Russian locomotive class Ye
Russian class Е [Ye] Еа-629 (Ел-629) as a monument in Ussuriysk (Primorsky Krai) Power type Steam Builder Baldwin Locomotive Works; American Locomotive Company; Canadian Locomotive Company Build date 1915–1918; 1943–1947 Total produced 3,193+ Configuration 2-10-0 UIC classification 1′E h2 Gauge 5 ft (1,524 mm)
Those remaining in US converted to 4 ft 8 1⁄2 in (1,435 mm)
Driver diameter 52 in (1.321 m) Length 72 ft 9 in (22.17 m) Weight on drivers 180,200 lb (81,700 kg) Locomotive weight 207,700 lb (94,200 kg) Locomotive & tender
342,500 lb (155,400 kg) Fuel type Coal Fuel capacity 40,000 lb (18,100 kg) Water capacity 7,000 US gal (26,000 l; 5,800 imp gal) Boiler pressure 180 psi (1.24 MPa) Firegrate area 64.7 sq ft (6.01 m2) Heating surface:
2,594 sq ft (241.0 m2) Superheater area 569 sq ft (52.9 m2) Cylinders Two Cylinder size 25 × 28 in (630 × 710 mm) Valve gear Walschaert Tractive effort 51,500 lbf (229.08 kN) Career Imperial Russian Government; Various American railways.
The Russian locomotive class Ye, and subclasses Yea, Yek, Yel, Yef, Yem, Yemv and Yes (Russian: Паровоз Е; Еа, Ек, Ел, Еф, Ем, Емв and Ес) were a series of 2-10-0 locomotives built by American builders for the Russian railways in World War I and again in World War II. They were lightweight engines with relatively low axle loadings. Due to the Bolshevik revolution in 1917, 200 locomotives were stranded in the United States; these were fitted with wider tires[clarification needed] to fit the American gauge and were sent to various railroads. The locomotives were affectionately dubbed as "Russian Decapods."
World War I
When Russia entered the war in 1914, it was dependent mainly on 0-8-0 and 2-8-0 locomotives. What was needed were locomotives with high adhesive weight (and thus tractive effort), which could only be provided by a locomotive with 10 drive wheels, but the only one being built, the class E (Russian: Паровоз Э) 0-10-0, was in short supply, with only 100 produced thus far. Another problem was that the 0-10-0's were being produced only at one factory. At this time, Professor N. L. Shchukin, head of the commission of rolling stock, the Ministry of Railways, proposed ordering 400 2-10-0 locomotives from the United States.
Although the production was to be American, the locomotive was designed by Russian engineers. This called for 10 drive wheels, a low axle loading, a large firebox to burn low-grade coal, and an overall similar design to the class Э class 0-10-0. Because the weight of the boiler, particularly the firebox, caused the axle load on some axles to exceed 16 tonnes, it was decided to add a lead pony truck, thus turning it into a 2-10-0. This also allowed a slightly bigger boiler whilst keeping the axle loadings within acceptable limits.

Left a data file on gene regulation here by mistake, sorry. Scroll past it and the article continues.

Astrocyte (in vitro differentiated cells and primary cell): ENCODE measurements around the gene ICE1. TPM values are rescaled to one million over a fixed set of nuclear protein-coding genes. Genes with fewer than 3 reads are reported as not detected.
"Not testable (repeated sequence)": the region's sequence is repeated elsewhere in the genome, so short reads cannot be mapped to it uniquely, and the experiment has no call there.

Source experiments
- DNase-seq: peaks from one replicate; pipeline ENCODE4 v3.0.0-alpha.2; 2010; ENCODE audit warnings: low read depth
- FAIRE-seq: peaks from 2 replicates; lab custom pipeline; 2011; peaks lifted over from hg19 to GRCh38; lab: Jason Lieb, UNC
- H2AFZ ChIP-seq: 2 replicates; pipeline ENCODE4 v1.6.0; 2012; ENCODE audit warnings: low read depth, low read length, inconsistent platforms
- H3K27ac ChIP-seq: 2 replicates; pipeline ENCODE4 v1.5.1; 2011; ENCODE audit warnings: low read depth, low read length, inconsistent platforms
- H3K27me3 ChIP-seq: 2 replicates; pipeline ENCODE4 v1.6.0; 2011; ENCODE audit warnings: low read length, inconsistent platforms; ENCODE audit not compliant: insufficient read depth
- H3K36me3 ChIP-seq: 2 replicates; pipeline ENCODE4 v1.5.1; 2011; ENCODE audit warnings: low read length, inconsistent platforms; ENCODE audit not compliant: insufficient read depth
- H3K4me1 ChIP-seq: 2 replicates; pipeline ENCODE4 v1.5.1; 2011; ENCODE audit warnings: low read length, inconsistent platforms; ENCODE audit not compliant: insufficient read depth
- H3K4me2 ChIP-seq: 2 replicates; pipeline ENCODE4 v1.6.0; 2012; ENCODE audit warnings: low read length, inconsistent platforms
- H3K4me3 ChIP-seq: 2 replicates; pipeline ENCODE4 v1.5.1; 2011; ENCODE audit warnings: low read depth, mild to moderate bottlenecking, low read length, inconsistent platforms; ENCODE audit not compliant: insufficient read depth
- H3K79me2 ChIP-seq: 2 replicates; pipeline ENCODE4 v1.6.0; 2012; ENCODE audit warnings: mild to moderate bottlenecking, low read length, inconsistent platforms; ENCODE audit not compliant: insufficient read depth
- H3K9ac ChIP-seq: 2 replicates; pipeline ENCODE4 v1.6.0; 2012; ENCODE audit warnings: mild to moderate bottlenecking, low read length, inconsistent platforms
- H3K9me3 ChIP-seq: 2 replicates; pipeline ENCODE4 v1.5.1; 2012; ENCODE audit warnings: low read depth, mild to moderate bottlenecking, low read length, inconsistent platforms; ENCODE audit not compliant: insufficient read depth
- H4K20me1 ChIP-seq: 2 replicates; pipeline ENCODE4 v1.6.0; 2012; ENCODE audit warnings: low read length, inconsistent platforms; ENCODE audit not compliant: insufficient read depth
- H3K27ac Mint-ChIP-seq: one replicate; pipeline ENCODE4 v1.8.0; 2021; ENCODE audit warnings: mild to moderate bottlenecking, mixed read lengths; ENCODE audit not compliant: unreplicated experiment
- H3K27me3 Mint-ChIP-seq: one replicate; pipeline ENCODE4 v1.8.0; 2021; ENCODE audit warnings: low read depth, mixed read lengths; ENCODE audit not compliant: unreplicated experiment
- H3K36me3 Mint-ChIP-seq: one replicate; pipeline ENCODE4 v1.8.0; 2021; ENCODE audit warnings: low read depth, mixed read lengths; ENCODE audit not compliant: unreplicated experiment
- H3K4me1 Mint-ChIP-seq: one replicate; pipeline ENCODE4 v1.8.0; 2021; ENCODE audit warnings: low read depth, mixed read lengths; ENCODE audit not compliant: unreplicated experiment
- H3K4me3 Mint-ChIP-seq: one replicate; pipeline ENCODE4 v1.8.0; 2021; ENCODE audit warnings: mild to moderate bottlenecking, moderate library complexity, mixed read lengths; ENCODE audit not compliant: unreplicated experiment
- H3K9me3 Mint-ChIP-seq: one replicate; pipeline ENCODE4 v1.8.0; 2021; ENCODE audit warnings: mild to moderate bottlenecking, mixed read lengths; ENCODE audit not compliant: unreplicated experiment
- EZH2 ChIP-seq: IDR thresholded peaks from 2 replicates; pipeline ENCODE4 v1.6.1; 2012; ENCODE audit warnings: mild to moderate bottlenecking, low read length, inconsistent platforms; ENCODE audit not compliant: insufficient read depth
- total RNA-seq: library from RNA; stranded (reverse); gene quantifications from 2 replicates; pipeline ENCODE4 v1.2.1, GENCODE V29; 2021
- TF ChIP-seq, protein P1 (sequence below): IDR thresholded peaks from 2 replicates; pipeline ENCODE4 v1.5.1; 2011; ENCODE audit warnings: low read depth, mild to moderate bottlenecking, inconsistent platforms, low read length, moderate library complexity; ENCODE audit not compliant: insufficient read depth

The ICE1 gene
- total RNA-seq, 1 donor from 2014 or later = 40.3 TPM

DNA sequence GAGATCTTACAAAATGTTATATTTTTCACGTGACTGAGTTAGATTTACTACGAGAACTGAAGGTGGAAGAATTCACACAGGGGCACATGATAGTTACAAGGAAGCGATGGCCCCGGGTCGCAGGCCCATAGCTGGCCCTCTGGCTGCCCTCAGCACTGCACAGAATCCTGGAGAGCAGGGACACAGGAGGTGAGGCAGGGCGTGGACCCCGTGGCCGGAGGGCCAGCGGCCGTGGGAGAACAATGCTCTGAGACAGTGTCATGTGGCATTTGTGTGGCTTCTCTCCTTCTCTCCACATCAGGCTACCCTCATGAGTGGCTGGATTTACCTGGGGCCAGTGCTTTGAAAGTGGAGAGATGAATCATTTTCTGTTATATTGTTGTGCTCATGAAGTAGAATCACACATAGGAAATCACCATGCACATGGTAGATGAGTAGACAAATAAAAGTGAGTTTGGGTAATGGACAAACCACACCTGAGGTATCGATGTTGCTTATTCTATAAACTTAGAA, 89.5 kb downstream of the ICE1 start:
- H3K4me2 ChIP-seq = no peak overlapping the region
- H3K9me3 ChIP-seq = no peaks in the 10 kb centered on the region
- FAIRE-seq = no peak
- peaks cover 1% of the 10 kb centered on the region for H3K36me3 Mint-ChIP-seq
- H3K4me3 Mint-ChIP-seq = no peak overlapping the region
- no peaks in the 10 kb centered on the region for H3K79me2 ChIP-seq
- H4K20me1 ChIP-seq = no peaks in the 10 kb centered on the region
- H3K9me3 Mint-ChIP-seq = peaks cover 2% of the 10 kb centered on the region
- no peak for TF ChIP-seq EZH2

Some people (including Shchukin) would have rather ordered a 2-10-2 locomotive, but it was decided to keep it as a 2-10-0, as its shorter length would allow to fit on smaller turntables. Another reason was that the small drive wheels allowed a wide firebox above the wheels to be nearly as deep as a locomotive with a trailing axle.
The cylinders were originally planned to be 630 mm stroke by 700 mm bore, but because America uses inches, the designers changed it to 635 mm (25 in) stroke by 711.2 mm (28 in) bore. It was originally planned to use plate frames, but since that would take time away from production in setting up the equipment in American factories, it was decided to use bar frames.
It is worth noting that at the same time, Russian designers were also planning for a tandem compound 2-10-0 and 0-10-0, and ordinary 0-10-2 and 0-12-0 to be produced at home, but the orders were never implemented due to the factories being at the limit of their capacities.
Diagrams showing the basic dimensions of four models...
The First Order
In 1915, the first 400 locomotives entered production. In Russia, they were given the name of class "Е," with subclasses varying on the city of the manufacturer: Еф for Baldwin built (ф=ph for Philadelphia, Pennsylvania), Ес for Alco built (с=s for Schenectady, New York), and Ек for Canadian built (к=k for Kingston, Ontario).
It is worth noting that the locomotives were manufactured without brakes. This is due to the fact that it was determined to equip these locomotives with Westinghouse brakes, but this did not comply with the requirements of Russian railways. Therefore, the braking equipment was commissioned by the joint stock company of Westinghouse in Petrograd. For this reason, upon arriving in Vladivostok, locomotives were first sent by train to Harbin, in the main workshops of the Chinese Eastern Railway. In these workshops, locomotives were equipped with brake apparatus, after which they were prepared to be sent to the railways of the European part of Russia.